PRIMARY BILIARY CHOLANGITIS
Primary Biliary Cholangitis, previously known as Primary Biliary Cirrhosis, is a chronic disease caused by damage to the bile duct in the liver. This damage to the bile ducts happens slowly and leads to the buildup of bile in the liver, thereby causing scarring in the liver (cirrhosis) and ultimately affecting the function of the liver. Primary biliary cholangitis is more common in women than in men.
The bile duct is a small channel that carries bile(a digestive fluid that aids the breakdown of fat and absorption of fat-soluble vitamins) from the liver to the small intestine. The stages of Primary Biliary Cholangitis are chronic inflammation in the liver leading to bile duct damage, irreversible scarring of the liver tissue, liver failure and death.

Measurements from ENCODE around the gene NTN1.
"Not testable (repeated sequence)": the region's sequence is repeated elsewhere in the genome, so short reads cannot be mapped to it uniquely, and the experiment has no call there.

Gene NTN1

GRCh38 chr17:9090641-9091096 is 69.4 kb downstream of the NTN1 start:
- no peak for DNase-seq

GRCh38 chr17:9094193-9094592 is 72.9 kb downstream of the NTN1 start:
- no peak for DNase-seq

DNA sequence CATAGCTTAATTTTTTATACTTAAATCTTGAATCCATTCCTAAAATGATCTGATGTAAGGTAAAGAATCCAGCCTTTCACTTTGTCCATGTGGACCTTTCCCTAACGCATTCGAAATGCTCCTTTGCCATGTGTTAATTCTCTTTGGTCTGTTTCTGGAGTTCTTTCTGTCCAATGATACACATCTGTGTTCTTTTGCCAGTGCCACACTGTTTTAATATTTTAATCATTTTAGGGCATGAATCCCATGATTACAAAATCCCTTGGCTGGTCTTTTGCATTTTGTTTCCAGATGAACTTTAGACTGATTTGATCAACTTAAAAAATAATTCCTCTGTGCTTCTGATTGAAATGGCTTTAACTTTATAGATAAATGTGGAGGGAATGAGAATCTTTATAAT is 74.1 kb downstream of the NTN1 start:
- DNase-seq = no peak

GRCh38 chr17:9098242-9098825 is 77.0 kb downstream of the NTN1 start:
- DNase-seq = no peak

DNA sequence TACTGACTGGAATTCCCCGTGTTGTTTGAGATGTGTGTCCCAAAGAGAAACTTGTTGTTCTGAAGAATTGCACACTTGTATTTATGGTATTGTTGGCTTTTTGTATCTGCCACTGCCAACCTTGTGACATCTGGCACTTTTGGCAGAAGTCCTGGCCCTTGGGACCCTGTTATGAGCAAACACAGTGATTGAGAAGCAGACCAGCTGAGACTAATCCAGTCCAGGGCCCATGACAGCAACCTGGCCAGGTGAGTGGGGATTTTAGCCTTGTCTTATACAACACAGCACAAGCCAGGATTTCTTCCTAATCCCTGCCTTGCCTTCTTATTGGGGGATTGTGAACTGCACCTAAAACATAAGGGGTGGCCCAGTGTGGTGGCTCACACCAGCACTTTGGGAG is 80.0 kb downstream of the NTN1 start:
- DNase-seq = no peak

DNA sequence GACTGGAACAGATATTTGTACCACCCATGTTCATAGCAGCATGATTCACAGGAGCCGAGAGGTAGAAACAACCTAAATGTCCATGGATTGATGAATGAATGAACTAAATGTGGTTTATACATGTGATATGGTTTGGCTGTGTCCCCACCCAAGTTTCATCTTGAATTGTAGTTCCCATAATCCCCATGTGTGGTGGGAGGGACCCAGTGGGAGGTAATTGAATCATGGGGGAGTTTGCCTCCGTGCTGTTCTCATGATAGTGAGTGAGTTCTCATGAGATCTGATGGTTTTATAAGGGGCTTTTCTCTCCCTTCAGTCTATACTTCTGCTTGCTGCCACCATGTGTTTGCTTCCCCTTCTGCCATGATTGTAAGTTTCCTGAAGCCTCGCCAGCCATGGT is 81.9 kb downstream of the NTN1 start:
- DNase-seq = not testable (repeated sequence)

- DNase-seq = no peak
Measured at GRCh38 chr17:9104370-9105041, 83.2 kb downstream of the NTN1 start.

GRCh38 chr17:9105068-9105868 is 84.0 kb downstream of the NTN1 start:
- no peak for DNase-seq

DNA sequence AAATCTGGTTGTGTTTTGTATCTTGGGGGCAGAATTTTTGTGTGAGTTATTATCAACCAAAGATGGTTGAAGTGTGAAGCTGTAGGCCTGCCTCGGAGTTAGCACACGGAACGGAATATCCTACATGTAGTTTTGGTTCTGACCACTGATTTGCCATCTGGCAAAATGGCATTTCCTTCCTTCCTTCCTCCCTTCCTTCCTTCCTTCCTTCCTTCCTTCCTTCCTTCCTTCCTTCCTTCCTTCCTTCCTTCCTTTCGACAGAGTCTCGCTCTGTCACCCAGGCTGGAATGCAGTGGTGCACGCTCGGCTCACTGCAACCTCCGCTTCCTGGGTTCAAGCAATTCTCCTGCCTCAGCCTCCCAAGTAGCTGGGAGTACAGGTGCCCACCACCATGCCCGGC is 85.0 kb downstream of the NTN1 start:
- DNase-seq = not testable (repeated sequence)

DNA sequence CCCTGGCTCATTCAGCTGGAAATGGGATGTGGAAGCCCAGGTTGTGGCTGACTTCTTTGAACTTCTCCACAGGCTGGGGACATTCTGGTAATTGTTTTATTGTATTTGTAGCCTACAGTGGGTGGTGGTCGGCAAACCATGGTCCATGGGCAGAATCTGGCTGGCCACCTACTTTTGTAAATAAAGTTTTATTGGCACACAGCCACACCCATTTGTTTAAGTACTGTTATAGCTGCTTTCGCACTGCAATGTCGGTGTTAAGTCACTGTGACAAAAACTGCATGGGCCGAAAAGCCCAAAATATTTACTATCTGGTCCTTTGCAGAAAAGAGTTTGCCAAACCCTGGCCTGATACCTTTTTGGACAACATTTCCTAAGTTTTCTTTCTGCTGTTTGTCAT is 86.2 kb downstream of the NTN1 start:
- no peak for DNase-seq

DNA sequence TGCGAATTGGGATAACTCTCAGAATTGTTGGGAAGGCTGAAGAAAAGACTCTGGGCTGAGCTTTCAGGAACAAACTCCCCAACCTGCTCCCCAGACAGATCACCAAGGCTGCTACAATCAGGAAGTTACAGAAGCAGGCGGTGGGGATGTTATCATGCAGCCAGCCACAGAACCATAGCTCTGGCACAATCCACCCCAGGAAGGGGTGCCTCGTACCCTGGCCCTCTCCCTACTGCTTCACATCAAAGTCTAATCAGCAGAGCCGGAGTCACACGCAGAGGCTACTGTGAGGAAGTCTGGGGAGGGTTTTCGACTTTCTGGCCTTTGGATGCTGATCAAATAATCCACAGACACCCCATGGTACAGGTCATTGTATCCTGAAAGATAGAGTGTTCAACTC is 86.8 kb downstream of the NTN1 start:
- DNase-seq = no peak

The exact cause of biliary cholangitis is not known. Meanwhile, it could be as a result of certain autoimmune disorders or environmental factors.
The risk factors of Primary Biliary Cholangitis are genetic or family history, gender, age groups of 30-60 years, urinary tract infections, smoking and exposure to certain chemicals.
Symptoms of Primary Biliary Cholangitis include dry eyes and mouth, swelling of the spleen, bone, muscle or joint pain, oedema, ascites, xanthomas, jaundice, hyperpigmentation, osteoporosis, high cholesterol, steatorrhea, high thyroid levels, weight loss and itching skin.
The complications of Primary Biliary Cholangitis include liver cirrhosis, portal hypertension, gall stones, bile duct stones, liver cancer, vitamin deficiencies, hepatic encephalopathy, cholestasis, and Raynaud’s.
Laboratory diagnosis of Primary Biliary Cholangitis involves an Antimitochondrial antibody test(AMA), liver function tests, triglycerides test, cholesterol test and liver biopsy.
Primary Biliary Cholangitis presently has no cure but there are medications to slow liver damage if treatment starts early.
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